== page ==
The lenses that came with the Rolleiflex (in particular, the Planar) are renowned for their sharpness – and so I expected the pictures to look pretty good. However, from the very first roll, the negatives from this camera are some of the sharpest I’ve ever seen.
The shot below was one of the first portraits I took with the Rolleiflex, and you can just about see that I missed the focus point slightly, but it’s a good example of how interesting the bokeh can look.
One thing that deserves a special mention is the Rolleikin adaptor, which lets you shoot 35mm film with the Rolleiflex. Now, this isn’t a particularly mind blowing concept, as people have been shooting 35mm in medium format cameras for ages with 3d printed adaptors. However, the special thing about the Rolleikin is that it adapts the camera’s features specifically so that it works as smoothly and as well as it does with 120 – including being able to rewind the film back into the cannister, and not having to contend with film spacing problems.
There are a few different models of the Rolleikin out there, corresponding to different Rolleiflex cameras. Some of the earlier models require you to replace the full film back with a dedicated 35mm version, or to install a special 35mm film counter knob. However, mine wasn’t one of them. All it needed was a mask to drop in to the waist level finder, and a couple of bits and bobs to transport the film correctly.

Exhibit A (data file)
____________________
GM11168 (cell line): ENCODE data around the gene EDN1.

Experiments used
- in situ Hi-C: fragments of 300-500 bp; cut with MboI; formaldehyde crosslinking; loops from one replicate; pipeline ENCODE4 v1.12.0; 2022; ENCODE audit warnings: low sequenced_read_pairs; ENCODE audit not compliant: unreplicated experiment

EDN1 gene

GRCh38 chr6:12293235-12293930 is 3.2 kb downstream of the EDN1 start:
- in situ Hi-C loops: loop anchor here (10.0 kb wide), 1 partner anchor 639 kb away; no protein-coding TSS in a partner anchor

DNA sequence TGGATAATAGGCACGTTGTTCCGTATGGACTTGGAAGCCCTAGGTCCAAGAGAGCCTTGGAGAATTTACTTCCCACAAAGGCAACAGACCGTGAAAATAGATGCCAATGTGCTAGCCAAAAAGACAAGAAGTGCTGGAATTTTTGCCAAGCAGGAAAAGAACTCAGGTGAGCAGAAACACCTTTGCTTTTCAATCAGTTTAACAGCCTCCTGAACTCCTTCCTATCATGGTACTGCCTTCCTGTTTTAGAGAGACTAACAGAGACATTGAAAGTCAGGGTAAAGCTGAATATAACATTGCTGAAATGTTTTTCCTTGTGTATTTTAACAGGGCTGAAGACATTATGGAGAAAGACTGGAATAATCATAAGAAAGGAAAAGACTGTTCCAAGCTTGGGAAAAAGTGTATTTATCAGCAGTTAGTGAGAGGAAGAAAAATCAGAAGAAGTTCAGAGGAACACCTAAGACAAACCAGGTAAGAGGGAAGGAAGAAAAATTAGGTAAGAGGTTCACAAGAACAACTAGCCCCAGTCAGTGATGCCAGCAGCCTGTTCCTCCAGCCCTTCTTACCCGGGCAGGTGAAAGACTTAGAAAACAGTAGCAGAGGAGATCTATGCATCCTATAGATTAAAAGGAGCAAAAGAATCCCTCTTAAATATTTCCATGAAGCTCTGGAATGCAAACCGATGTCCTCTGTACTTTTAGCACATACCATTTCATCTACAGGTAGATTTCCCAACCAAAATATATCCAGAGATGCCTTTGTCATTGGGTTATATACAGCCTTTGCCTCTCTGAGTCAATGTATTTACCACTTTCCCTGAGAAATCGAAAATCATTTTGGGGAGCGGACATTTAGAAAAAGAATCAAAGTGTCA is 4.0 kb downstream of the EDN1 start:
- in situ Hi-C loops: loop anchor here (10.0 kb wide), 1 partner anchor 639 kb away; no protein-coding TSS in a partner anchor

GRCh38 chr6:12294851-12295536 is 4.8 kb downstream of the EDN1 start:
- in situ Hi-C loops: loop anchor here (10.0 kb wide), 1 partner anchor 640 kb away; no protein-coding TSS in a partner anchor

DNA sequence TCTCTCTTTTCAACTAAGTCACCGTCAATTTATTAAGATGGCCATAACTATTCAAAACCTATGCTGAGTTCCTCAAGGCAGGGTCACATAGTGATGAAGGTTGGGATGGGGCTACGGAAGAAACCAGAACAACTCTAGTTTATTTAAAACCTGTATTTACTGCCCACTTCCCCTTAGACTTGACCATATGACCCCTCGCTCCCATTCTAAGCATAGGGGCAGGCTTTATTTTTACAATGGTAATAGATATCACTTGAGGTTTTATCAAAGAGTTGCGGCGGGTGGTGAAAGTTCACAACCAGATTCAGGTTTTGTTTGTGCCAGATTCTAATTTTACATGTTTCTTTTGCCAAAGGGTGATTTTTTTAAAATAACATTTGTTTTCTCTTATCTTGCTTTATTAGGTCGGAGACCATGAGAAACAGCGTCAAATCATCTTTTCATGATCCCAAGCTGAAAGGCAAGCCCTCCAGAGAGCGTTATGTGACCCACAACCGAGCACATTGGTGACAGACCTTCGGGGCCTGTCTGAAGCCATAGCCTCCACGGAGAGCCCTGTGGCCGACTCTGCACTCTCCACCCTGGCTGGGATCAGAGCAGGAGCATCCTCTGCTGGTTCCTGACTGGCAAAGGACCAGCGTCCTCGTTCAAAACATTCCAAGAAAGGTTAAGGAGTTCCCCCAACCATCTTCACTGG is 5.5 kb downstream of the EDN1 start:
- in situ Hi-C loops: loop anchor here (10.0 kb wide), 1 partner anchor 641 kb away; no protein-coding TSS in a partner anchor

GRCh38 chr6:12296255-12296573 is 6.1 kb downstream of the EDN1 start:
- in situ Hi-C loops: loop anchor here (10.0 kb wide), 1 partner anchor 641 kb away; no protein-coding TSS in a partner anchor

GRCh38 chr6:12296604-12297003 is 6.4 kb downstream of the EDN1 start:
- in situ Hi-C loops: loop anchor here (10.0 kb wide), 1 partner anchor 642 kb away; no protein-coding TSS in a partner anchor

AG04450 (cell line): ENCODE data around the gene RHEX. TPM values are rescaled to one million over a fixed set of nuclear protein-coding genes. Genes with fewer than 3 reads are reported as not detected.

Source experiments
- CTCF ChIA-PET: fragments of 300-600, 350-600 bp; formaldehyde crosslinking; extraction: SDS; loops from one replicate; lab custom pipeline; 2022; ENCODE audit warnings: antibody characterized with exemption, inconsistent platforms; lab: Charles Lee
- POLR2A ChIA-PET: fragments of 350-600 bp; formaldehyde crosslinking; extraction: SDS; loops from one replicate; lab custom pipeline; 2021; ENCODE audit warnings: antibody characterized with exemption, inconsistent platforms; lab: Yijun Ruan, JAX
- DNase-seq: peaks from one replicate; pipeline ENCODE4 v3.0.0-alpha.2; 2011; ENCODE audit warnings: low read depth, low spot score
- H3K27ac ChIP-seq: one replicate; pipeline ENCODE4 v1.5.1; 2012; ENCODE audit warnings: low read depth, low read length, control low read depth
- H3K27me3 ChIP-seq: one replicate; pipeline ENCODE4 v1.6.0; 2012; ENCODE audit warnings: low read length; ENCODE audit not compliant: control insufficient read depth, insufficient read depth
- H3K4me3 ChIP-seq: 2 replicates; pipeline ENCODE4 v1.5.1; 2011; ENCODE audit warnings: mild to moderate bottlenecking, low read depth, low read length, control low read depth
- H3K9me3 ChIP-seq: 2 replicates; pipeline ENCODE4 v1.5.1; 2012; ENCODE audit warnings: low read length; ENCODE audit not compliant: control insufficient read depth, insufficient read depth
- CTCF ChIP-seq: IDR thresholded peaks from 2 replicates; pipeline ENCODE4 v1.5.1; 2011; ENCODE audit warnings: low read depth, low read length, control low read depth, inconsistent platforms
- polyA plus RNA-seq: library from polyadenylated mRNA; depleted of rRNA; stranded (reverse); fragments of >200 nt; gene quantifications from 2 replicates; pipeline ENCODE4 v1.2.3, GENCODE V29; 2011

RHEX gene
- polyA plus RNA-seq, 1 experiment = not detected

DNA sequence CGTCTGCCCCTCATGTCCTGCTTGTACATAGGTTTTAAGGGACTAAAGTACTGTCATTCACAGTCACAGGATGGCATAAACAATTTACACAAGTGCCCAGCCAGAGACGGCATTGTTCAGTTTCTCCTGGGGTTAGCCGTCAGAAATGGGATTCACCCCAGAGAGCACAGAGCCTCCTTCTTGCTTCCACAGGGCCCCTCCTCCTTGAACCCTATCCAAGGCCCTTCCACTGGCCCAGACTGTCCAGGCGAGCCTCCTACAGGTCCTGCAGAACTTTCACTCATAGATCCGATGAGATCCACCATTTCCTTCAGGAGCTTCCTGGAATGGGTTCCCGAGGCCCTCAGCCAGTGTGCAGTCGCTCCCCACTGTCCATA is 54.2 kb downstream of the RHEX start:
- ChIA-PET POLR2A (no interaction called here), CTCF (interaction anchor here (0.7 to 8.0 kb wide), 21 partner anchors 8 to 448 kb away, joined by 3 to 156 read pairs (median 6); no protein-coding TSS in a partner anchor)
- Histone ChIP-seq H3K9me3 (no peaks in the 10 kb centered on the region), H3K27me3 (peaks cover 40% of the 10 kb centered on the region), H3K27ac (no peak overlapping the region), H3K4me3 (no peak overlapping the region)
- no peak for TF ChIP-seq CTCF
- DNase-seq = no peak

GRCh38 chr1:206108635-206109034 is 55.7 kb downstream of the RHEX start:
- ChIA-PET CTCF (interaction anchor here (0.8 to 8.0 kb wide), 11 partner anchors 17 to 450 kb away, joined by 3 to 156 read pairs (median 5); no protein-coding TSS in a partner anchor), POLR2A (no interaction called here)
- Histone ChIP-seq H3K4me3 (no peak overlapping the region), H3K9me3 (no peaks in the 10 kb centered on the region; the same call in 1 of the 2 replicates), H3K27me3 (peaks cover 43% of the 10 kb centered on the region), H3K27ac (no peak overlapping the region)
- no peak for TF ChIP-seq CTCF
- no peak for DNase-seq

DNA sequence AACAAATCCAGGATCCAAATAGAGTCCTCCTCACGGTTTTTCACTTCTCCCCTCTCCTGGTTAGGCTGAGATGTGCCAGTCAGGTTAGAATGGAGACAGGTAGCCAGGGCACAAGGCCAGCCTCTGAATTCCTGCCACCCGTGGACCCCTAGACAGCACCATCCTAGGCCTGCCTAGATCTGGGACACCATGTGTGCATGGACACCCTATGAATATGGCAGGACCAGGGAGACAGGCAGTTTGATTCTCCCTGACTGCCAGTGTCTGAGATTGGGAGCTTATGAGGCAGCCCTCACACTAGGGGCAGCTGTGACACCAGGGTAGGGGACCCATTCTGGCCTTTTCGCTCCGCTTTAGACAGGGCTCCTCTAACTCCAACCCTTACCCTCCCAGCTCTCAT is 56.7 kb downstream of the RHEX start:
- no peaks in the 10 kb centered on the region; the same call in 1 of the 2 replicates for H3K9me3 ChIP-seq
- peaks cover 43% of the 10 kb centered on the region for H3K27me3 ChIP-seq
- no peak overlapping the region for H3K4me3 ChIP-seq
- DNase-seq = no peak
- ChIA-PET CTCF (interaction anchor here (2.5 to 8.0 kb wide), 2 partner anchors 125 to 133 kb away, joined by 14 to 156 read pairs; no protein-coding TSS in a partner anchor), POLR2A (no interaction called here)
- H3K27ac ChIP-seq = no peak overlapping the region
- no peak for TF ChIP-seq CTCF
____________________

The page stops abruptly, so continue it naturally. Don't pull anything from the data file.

Of course, like everything else when it comes to vintage film cameras, I discovered too late that even within the later Rolleikin models, the ‘feed chamber extension spindle’ part comes with two different kinds of screw threads… and the one included with the set I got was the wrong one. Finding the right one can be tricky, as most sellers on eBay don’t know about, or understand how to list the difference – so you either need to ask for pictures (which is also fraught with difficulty), or find a set which includes both kinds of spindle.
Despite having used the Rolleiflex for some time… I still haven’t gotten any pictures with the Rolleikin yet.
Things to Watch Out For
- Strap lugs: The Rolleiflex uses a ‘scissor’ style strap lug, which means that regular straps will not fit correctly through the hole. As a result your choice is pretty limited. Convertor lugs are available, but they are very expensive. I personally got around this for a long time by half-forcing a standard ‘o’ ring into the available space and hanging the strap off of that – but it wasn’t perfect. I eventually found some scissor clip adaptors from Hong Kong for cheap.